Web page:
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History of The Peloponnesian War - Book VIII   


ruin of the state. At this moment forty-two ships from Peloponnese,
including some Siceliot and Italiot vessels from Locri and Tarentum,
had been invited over by the Euboeans and were already riding off
Las in Laconia preparing for the voyage to Euboea, under the command
of Agesandridas, son of Agesander, a Spartan. Theramenes now
affirmed that this squadron was destined not so much to aid Euboea
as the party fortifying Eetionia, and that unless precautions were
speedily taken the city would be surprised and lost. This was no
mere calumny, there being really some such plan entertained by the
accused. Their first wish was to have the oligarchy without giving
up the empire; failing this to keep their ships and walls and be
independent; while, if this also were denied them, sooner than be
the first victims of the restored democracy, they were resolved to
call in the enemy and make peace, give up their walls and ships, and
at all costs retain possession of the government, if their lives
were only assured to them.
For this reason they pushed forward the construction of their work
with posterns and entrances and means of introducing the enemy,
being eager to have it finished in time. Meanwhile the murmurs against
them were at first confined to a few persons and went on in secret,
until Phrynichus, after his return from the embassy to Lacedaemon, was
laid wait for and stabbed in full market by one of the Peripoli,
falling down dead before he had gone far from the council chamber. The
assassin escaped; but his accomplice, an Argive, was taken and put
to the torture by the Four Hundred, without their being able to
extract from him the name of his employer, or anything further than
that he knew of many men who used to assemble at the house of the
commander of the Peripoli and at other houses. Here the matter was
allowed to drop. This so emboldened Theramenes and Aristocrates and
the rest of their partisans in the Four Hundred and out of doors, that
they now resolved to act. For by this time the ships had sailed
round from Las, and anchoring at Epidaurus had overrun Aegina; and
Theramenes asserted that, being bound for Euboea, they would never
have sailed in to Aegina and come back to anchor at Epidaurus,
unless they had been invited to come to aid in the designs of which he
had always accused the government. Further inaction had therefore
now become impossible. In the end, after a great many seditious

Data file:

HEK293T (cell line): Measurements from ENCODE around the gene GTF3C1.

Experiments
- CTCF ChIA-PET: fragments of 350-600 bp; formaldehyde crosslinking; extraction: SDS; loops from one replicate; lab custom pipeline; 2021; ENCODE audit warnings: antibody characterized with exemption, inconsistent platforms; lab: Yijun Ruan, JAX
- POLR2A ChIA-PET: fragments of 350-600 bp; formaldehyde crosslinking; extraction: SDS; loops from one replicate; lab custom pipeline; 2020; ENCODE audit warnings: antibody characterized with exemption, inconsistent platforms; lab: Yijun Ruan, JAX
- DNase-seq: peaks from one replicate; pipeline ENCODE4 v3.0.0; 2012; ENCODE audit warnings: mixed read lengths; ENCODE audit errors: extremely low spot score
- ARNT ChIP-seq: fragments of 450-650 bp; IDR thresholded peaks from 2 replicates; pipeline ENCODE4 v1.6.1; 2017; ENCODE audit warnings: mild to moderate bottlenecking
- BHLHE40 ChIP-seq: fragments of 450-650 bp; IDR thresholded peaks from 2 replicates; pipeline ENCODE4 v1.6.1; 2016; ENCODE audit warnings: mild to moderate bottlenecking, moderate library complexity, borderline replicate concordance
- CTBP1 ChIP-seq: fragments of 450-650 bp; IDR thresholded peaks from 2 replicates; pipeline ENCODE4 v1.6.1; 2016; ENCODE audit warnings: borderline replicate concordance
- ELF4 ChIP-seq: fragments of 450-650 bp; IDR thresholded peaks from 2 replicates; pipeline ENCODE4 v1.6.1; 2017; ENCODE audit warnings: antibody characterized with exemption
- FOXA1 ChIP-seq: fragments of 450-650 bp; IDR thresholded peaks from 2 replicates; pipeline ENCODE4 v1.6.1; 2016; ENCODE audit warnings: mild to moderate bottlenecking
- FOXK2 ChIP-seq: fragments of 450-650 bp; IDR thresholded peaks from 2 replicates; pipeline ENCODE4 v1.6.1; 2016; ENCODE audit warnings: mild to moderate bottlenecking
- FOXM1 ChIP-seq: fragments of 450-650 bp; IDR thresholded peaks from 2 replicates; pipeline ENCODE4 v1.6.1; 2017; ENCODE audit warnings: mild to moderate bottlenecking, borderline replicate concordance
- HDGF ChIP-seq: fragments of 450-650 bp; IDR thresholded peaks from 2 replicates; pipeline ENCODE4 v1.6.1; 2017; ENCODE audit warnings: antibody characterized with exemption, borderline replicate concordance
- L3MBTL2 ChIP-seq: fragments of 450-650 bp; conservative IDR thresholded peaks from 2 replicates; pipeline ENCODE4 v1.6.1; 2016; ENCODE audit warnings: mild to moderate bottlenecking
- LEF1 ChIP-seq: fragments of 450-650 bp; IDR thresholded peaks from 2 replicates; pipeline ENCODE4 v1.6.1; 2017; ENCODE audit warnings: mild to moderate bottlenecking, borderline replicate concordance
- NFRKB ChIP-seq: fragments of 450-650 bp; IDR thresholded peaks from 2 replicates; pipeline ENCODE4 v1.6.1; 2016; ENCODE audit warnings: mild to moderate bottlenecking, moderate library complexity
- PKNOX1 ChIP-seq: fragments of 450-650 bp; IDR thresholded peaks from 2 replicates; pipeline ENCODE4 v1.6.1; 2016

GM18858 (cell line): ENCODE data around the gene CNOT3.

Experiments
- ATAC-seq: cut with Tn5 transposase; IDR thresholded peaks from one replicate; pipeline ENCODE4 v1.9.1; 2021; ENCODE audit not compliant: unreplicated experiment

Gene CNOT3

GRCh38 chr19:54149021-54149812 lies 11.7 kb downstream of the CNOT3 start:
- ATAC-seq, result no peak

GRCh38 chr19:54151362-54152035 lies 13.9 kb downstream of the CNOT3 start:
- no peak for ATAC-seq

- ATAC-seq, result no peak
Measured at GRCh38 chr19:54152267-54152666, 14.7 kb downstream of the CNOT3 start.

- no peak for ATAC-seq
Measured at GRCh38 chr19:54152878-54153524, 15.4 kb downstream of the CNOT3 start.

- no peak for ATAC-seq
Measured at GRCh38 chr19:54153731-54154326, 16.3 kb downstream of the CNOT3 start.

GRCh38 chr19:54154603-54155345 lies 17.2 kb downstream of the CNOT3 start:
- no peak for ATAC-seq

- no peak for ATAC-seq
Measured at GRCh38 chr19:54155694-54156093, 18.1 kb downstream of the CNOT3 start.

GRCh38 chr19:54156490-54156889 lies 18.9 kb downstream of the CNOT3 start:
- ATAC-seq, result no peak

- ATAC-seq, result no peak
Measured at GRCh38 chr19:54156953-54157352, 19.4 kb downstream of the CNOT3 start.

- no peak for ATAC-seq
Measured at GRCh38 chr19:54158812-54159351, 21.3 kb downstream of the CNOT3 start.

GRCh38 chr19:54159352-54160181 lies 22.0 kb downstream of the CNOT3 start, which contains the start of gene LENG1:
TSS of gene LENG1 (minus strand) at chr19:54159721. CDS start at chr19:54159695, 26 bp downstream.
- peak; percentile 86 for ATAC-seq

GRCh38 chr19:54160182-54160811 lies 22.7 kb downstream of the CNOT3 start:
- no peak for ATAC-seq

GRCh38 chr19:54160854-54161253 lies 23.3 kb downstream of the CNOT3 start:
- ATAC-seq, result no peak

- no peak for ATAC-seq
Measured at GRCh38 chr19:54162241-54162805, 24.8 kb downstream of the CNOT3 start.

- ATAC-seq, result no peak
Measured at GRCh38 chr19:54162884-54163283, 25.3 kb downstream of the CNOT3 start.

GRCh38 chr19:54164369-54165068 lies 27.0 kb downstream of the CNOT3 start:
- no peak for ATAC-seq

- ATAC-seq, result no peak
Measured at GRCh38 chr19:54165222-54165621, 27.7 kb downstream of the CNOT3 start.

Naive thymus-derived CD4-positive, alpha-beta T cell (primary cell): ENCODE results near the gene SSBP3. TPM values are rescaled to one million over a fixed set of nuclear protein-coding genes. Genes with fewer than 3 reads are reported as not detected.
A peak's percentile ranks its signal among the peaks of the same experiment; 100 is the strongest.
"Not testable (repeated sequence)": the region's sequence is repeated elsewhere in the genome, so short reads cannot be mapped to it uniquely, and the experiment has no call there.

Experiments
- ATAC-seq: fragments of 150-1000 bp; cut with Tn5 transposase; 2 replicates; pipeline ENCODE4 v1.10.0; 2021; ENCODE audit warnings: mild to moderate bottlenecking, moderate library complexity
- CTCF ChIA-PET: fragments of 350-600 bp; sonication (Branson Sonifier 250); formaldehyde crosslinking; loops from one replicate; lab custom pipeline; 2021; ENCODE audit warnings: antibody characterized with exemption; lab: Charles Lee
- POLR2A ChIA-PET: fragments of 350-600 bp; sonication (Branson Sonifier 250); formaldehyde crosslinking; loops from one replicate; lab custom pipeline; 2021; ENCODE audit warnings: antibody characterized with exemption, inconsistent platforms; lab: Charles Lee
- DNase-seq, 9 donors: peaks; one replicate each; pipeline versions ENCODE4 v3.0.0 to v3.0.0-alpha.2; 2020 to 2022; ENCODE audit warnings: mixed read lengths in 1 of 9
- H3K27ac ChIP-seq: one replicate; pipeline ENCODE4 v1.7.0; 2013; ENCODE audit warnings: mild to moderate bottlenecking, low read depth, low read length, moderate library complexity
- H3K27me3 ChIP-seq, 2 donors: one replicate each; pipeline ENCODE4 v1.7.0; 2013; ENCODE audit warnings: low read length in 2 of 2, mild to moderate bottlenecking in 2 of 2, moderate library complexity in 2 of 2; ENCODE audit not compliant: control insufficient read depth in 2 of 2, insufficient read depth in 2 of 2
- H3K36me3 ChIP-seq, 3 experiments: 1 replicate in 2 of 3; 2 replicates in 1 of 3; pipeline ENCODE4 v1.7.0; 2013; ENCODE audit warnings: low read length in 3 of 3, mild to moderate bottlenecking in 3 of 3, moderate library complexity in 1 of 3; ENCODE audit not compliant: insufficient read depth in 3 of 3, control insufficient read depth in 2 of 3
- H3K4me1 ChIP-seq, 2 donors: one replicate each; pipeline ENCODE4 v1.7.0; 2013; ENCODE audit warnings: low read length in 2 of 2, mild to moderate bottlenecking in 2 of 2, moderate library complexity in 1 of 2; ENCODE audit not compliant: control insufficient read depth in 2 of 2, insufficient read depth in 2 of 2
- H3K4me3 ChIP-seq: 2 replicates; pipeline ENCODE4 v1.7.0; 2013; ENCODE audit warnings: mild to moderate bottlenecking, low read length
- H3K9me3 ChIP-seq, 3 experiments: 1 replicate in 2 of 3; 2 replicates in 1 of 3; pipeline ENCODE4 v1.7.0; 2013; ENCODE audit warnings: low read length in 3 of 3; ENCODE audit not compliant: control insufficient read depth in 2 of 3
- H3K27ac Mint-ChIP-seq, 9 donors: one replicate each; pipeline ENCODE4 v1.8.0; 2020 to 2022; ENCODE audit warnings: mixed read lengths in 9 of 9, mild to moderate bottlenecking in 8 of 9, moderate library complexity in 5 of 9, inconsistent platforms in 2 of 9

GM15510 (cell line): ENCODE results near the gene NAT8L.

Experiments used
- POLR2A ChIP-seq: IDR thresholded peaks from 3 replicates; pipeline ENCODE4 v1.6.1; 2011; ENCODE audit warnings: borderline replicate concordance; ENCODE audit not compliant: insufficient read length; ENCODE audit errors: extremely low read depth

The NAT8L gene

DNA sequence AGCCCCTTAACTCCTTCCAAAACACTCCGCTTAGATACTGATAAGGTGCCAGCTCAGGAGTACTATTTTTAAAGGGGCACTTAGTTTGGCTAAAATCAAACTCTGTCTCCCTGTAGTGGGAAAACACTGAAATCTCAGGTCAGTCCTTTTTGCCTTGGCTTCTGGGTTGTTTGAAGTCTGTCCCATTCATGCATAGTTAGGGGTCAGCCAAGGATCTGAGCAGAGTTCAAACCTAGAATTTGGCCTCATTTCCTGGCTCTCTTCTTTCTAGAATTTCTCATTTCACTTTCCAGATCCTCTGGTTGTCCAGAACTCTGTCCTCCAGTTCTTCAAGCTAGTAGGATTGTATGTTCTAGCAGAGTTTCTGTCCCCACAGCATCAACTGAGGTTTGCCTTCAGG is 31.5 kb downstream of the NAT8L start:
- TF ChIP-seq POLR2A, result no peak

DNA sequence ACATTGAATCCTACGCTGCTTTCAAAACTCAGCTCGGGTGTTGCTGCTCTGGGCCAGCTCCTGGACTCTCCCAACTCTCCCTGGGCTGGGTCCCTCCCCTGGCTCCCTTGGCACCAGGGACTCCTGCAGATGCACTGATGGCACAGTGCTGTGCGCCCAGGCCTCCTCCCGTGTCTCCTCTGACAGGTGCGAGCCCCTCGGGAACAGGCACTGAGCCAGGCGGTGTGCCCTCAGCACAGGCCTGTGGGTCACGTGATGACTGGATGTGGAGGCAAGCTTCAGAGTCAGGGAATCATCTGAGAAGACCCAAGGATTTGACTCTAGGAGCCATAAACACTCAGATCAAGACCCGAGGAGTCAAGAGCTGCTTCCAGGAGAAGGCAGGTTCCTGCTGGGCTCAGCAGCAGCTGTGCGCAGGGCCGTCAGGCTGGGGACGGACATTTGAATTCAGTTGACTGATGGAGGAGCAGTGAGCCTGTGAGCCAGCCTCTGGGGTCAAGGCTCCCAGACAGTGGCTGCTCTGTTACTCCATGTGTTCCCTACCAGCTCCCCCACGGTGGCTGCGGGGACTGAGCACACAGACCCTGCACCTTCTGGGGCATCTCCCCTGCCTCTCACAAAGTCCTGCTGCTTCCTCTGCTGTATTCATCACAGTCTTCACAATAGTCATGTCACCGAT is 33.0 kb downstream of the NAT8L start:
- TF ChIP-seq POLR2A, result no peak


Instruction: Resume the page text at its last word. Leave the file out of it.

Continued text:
harangues and suspicions, they set to work in real earnest. The
heavy infantry in Piraeus building the wall in Eetionia, among whom
was Aristocrates, a colonel, with his own tribe, laid hands upon
Alexicles, a general under the oligarchy and the devoted adherent of
the cabal, and took him into a house and confined him there. In this
they were assisted by one Hermon, commander of the Peripoli in
Munychia, and others, and above all had with them the great bulk of
the heavy infantry. As soon as the news reached the Four Hundred,
who happened to be sitting in the council chamber, all except the
disaffected wished at once to go to the posts where the arms were, and
menaced Theramenes and his party. Theramenes defended himself, and
said that he was ready immediately to go and help to rescue Alexicles;
and taking with him one of the generals belonging to his party, went
down to Piraeus, followed by Aristarchus and some young men of the
cavalry. All was now panic and confusion. Those in the city imagined
that Piraeus was already taken and the prisoner put to death, while
those in Piraeus expected every moment to be attacked by the party
in the city. The older men, however, stopped the persons running up
and down the town and making for the stands of arms; and Thucydides
the Pharsalian, proxenus of the city, came forward and threw himself
in the way of the rival factions, and appealed to them not to ruin the
state, while the enemy was still at hand waiting for his
opportunity, and so at length succeeded in quieting them and in
keeping their hands off each other. Meanwhile Theramenes came down
to Piraeus, being himself one of the generals, and raged and stormed
against the heavy infantry, while Aristarchus and the adversaries of
the people were angry in right earnest. Most of the heavy infantry,

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